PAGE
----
3
$\begingroup$

This question emerges from a project in microeconomic modeling.

I have $n$ agents receiving noisy i.i.d signals $s$.

In my model, a situation of interest occurs when the average signal across $n$ agents, say $\bar{s} := (1/n) \sum_{i=1}^n s$, passes a certain threshold $t$.

I would like to be able to express the probability that this happens, i.e. $P(\bar{s} > t)$, in an algebraically simple way.

Of course, $P(\bar{s} \geq t) = 1 - P(\bar{s} \leq t)$ so the probability I am interested in is a simple function of the CDF of $\bar{s}$.

My problem is I am unable to think of a distribution for $s$ that would make the CDF of $\bar{s}$ easy to play with and obtain analytical results from.

For example, letting $s \sim N(0,1)$ leaves me with a $P(\bar{s} \leq t)$ depending on the very unhandy error function (I know it's easy to obtain computation results based on $erf(\cdot)$ but I am aiming at analytical results here). Letting $s$ be a Bernoulli or a Uniform leaves me with the CDF of a Binomial or an Irwin-Hall, which aren't much nicer to play with...

Any suggestions as to what I could use for the distribution of $s$?

Bonus requirements:

  • in another part of my model, I am also interested in $P({s} \geq t)$ itself, so it would help a ton if both $s$ and $\bar{s}$ had simple CDFs.
  • for reasons I cannot yet lay down myself, I feel like I will be happier further down the line if $s$ has a continuous and somewhat symmetric distribution, but I am happy to hear about discrete and asymmetric solutions as well.
$\endgroup$
  • $\begingroup$ Is $n$ large? If so, can use the central limit theorem $\endgroup$ – user17900 Mar 9 at 16:59
  • $\begingroup$ No, unfortunately, I cannot afford to assume that 𝑛 is particularly large. Besides, even then, wouldn't relying on the central limit theorem still give me a CDF with an ugly π‘’π‘Ÿπ‘“(β‹…) in it? $\endgroup$ – Martin Van der Linden Mar 9 at 17:51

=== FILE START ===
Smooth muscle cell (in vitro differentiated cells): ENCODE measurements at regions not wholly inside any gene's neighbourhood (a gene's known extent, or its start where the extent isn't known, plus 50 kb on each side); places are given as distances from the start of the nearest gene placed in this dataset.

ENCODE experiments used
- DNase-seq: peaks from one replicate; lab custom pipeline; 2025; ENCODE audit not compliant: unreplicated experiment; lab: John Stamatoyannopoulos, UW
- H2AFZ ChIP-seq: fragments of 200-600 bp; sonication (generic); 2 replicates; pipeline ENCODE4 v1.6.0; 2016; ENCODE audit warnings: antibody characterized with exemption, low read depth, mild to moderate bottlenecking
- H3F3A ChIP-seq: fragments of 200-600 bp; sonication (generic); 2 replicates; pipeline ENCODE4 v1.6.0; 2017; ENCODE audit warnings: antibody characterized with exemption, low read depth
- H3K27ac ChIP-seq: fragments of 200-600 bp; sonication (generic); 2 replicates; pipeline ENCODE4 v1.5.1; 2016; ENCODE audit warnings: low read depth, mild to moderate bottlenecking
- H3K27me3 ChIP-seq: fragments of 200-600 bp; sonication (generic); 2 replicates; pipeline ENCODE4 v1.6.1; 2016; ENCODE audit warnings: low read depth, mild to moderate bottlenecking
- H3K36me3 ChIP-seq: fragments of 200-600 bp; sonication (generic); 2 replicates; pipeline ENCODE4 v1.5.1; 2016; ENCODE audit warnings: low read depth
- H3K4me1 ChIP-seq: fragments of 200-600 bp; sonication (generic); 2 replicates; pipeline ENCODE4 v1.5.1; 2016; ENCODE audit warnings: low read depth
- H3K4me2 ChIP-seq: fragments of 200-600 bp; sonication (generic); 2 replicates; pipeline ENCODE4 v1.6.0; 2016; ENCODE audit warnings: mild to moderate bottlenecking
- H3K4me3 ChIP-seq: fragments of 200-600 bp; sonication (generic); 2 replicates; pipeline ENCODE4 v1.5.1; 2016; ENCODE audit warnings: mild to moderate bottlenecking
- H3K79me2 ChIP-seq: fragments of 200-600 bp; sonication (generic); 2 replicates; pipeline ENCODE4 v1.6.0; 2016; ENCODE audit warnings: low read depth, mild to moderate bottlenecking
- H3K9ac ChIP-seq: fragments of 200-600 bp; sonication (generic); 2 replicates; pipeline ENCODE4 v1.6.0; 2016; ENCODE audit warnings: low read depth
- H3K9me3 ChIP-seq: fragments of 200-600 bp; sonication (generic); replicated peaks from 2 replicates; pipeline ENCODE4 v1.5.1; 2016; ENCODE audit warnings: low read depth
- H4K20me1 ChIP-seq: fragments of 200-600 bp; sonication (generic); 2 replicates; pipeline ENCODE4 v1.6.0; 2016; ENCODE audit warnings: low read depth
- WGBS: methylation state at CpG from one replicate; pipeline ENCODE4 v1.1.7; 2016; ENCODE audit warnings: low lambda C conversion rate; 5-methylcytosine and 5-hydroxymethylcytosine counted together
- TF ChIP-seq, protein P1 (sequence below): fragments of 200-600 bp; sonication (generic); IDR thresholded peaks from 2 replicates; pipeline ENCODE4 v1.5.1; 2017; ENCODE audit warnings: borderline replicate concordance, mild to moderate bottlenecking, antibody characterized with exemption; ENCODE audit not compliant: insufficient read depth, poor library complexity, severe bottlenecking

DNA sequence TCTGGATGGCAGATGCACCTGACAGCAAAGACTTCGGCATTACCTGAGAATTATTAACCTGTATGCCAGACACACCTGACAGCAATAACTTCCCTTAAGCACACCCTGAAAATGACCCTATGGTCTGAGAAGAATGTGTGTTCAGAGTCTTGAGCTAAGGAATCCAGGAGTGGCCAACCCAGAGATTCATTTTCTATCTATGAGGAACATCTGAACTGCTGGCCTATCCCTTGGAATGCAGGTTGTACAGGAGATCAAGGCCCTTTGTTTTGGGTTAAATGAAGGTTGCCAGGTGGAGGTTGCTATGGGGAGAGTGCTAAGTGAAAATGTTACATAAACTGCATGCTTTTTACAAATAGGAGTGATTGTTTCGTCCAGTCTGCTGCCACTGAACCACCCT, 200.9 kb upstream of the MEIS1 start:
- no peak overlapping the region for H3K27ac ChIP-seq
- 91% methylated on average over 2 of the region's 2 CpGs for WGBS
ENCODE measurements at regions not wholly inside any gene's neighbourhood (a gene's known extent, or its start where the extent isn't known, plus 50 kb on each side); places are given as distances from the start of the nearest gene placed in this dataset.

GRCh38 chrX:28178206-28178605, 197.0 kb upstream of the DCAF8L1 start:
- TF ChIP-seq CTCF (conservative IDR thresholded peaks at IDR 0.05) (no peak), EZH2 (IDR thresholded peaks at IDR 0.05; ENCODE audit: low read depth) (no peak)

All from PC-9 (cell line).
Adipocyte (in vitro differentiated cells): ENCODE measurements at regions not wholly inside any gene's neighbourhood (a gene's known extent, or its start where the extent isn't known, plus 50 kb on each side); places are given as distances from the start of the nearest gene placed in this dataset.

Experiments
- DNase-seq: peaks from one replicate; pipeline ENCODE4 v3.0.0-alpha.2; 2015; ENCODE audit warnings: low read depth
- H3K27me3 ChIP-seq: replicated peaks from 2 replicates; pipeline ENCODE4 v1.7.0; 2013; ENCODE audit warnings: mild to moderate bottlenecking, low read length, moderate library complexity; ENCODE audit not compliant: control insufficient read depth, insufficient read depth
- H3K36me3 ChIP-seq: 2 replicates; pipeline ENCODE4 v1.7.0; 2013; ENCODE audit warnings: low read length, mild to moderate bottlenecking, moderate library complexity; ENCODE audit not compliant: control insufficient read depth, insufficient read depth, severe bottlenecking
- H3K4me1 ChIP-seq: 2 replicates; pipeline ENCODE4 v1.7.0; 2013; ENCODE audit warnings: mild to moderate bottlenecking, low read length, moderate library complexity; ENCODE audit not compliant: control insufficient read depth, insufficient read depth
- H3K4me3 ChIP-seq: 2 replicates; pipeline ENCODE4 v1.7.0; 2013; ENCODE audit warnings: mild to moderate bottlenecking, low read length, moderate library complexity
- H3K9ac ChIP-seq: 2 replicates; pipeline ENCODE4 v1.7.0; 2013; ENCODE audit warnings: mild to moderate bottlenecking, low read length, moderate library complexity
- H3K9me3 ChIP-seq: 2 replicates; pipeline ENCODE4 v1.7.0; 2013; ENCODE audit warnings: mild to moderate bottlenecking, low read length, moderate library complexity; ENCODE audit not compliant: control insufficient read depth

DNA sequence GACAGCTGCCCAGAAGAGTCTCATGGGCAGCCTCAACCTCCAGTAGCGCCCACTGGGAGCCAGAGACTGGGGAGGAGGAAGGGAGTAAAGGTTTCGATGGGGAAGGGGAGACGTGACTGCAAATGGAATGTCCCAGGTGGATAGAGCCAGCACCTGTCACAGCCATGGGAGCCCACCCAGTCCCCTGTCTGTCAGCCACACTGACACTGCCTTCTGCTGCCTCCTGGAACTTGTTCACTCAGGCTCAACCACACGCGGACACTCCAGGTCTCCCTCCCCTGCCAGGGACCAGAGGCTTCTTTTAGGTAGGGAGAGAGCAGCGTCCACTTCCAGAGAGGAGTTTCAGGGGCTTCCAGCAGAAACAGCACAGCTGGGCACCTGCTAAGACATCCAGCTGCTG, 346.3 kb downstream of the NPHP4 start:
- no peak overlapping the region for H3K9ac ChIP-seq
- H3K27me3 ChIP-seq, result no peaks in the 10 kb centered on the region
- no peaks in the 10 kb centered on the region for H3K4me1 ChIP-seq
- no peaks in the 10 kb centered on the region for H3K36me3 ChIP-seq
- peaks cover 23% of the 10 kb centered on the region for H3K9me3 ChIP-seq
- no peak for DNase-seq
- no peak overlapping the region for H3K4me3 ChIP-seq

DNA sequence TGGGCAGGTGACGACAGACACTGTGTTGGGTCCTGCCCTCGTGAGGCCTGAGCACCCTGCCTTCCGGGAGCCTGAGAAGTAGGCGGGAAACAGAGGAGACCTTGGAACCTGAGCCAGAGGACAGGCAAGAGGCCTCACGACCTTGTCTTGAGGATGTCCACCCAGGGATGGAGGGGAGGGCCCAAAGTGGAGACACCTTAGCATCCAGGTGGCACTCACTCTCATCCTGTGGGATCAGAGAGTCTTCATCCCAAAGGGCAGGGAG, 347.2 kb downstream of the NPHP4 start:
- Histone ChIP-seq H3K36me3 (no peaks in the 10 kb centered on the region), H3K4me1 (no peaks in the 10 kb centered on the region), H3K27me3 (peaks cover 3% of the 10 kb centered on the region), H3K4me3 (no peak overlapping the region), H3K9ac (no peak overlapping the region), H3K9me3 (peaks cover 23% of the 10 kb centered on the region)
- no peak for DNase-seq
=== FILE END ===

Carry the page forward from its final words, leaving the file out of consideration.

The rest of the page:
• 1
    $\begingroup$ Tough for me to see how it could get any easier than Bernoulli or Uniform. Is there anyway to change the model? Perhaps so that you need the nth order statistic to cross a threshold? Sorry this isn't more helpful $\endgroup$ – Mmmmmm Mar 9 at 20:10
  • 1
    $\begingroup$ My first thought is that the exponential distribution may give you cleaner results. I will muck around with it for a bit. $\endgroup$ – Kitsune Cavalry Mar 9 at 20:23
  • 1
    $\begingroup$ @Mmmmmm: Thanks for the suggestion. I might consider that as a last resort. Maybe I'll eventually have to look at the median instead of the mean of the signals. But for the moment I would like to stick to the mean and keep exploring my options. Kitsune: Thanks, look forward to reading from you. $\endgroup$ – Martin Van der Linden Mar 9 at 20:43
2
$\begingroup$

So we have

$S_n \thicksim^{iid} \ ?$

$\bar{s} = \frac{1}{n}\sum{s_n}$

Exponential

Suppose $S_n$ follows the exponential distribution.

$$f(s|\beta) = \frac{1}{\beta} e^{-\frac{s}{\beta}} \quad , \quad 0 \leq s < \infty \quad , \quad \beta > 0$$

Take the simple bivariate case. Say $Z = \frac{S_1 + S_2}{2}$ and $W = S_1$.

So $S_2 = 2Z - W$ and $S_1 = W$. The determinant of the Jacobian: $\frac{\partial s_1}{\partial z} \frac{\partial y}{\partial w} - \frac{\partial x}{\partial w} \frac{\partial y}{\partial z} = -2$. The absolute value is $2$.

Thus, given the join marginal of $S_1 , S_2$